Martha’s Vineyard public school cafeteria staff, students and especially the Island Grown Initiative got a high-profile pat on the back this week from the tastemaking foodie magazine Bon Appetit. In an article posted Friday and titled “At These Public Schools, Cafeteria Food Is Healthy, Tasty—and Locavore,” Martha’s Vineyard is on a short list of seven school systems where students are eating locally-grown food in their campus cafeterias — and even growing their own. Martha’s Vineyard Patch story.

Female hunters on the rise

This year’s hunting season brings evidence of a steady trend over recent years: More female hunters are out in the woods toting shotguns. National Geographic takes note of Census Bureau stats that show women now make up 11% of the nation’s 13.7 million hunters, up from 9% in 2006. What’s going on? The story hits on a slew of factors, including the increased popularity of the sustainable and local-food movements and their focus on paying attention to where the food on our plates comes from. “Hunting may be the next frontier for local food,” says author Lily Raff McCaulou. “I was pretty detached from what I ate before I started hunting.” (And vegetarians, take note: She also eats less meat now, she says.) USA Today story.

Liquid locavores soaking up Wisconsin-distilled products

Like their beer- and wine-producing counterparts, craft distillers produce small-batch spirits tailored to their own tastes and designed to appeal to the liquid locavore. Some of these businesses are small one-distiller operations, others are offshoots of successful wineries — and all offer a unique signature spin. Many produce vodka, the starter spirit for most craft distillers because it’s the quickest route to profitability. Others specialize in unusual concoctions, including the once-banned absinthe, “white” whiskey and “crancello,” a local version of the popular limoncello that features cranberries, one of the state’s top crops. The only limits on new products, it seems, are distillers’ imaginations. Wisconsin Gazette story.

A Locavore Bakery Opens in Rutland

The breads and pastries, all baked with King Arthur Flour, will remain, including rustic loaves such as sour wheat-barley. Billings is especially excited about the bakery’s four flavors of English muffin, perfect for his breakfast egg sandwiches. In December, he’ll introduce bagels to the menu, too. Though locals are sure to pop in for pastries and a Speeder & Earl’s Coffee raspberry mocha or peppermint hot chocolate, the Bakery’s sandwiches might tempt them to sit down and enjoy a meal in the 20-seat café. Seven Days story.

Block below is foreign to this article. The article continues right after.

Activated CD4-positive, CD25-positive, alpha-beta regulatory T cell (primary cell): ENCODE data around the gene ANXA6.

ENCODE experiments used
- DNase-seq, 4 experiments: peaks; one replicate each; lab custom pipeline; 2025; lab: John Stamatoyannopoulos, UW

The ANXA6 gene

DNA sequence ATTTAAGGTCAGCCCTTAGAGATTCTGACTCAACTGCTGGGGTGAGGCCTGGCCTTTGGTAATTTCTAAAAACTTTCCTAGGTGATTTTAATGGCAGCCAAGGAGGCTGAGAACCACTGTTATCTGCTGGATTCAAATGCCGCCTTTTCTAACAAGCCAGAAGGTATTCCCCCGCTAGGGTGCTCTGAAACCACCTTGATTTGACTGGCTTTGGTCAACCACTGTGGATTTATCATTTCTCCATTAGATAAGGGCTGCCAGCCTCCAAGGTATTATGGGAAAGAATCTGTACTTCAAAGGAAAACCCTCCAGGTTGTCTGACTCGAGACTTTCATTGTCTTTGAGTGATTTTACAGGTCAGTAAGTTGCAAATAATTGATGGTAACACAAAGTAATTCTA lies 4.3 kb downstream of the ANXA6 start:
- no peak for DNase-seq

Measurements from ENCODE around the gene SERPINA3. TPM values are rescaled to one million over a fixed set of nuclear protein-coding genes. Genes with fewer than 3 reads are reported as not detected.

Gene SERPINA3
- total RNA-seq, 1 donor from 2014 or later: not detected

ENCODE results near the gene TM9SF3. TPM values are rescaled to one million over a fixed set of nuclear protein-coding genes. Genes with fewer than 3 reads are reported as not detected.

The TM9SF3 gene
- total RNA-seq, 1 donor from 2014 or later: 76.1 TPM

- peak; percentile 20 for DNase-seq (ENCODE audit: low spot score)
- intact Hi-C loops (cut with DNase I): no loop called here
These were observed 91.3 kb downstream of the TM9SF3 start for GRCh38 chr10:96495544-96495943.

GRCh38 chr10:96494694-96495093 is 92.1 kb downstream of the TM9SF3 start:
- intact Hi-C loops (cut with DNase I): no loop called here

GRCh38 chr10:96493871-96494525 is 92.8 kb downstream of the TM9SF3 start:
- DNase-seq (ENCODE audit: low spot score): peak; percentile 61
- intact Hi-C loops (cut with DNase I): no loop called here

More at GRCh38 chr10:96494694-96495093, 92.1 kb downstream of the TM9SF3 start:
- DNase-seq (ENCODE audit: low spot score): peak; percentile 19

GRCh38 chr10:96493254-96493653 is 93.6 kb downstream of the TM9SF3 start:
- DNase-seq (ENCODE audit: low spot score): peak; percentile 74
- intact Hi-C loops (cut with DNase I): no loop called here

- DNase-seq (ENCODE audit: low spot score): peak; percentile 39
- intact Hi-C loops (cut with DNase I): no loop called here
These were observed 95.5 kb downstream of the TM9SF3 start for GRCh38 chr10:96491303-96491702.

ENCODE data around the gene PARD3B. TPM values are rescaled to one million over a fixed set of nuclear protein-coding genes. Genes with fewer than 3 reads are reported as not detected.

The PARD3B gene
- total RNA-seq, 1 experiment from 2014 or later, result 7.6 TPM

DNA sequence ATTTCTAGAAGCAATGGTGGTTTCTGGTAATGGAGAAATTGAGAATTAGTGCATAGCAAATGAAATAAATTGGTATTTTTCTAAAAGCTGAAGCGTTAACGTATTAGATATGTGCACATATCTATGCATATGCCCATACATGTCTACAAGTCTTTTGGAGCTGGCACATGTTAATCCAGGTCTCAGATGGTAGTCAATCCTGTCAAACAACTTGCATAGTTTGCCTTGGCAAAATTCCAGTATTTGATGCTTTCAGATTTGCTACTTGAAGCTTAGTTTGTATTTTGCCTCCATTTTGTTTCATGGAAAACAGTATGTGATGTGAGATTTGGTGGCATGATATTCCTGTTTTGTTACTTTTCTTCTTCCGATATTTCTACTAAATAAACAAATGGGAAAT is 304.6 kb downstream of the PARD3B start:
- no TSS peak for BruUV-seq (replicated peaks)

Certification gets conservation easements on the ground faster

The nation’s top easement program for protecting fertile agricultural land is making it easier for people to enroll land through advanced certification.  The Farm and Ranchlands Protection Program is certifying eligible entities, such as states, organizations or tribes, to place lands in this Farm Bill conservation easement program.  USDA’s Natural Resources Conservation Service administers the program that has protected more than 2 million acres of the nation’s most valuable lands for the production of food, feed and fiber since 1996. USDA Natural Resource Conservation Service post.

AND IF YOU HAVE TIME

Italy’s Emerging Food & Ag Tech Startup Ecosystem

Rural technology adoption in Italy is fairly limited, Helsen and Giordano tell me, as is venture funding or financing of any kind. To address these challenges, Giordano and Francesco Martusciello, co-founder of Gaff Digital Strategy and Grotta Del Sole winery, secured a 1.2 million euro grant from the government to launch Rural Hub, a physical and virtual business incubator that will offer rural startups mentorship, research and connections to funders. Rural Hub organized the rural innovation track at the Internet Festival and hosted an investor pitch day to expose the venture community to this sector. The following is a selection of some of the more promising start-ups….. Food+Tech Connect post.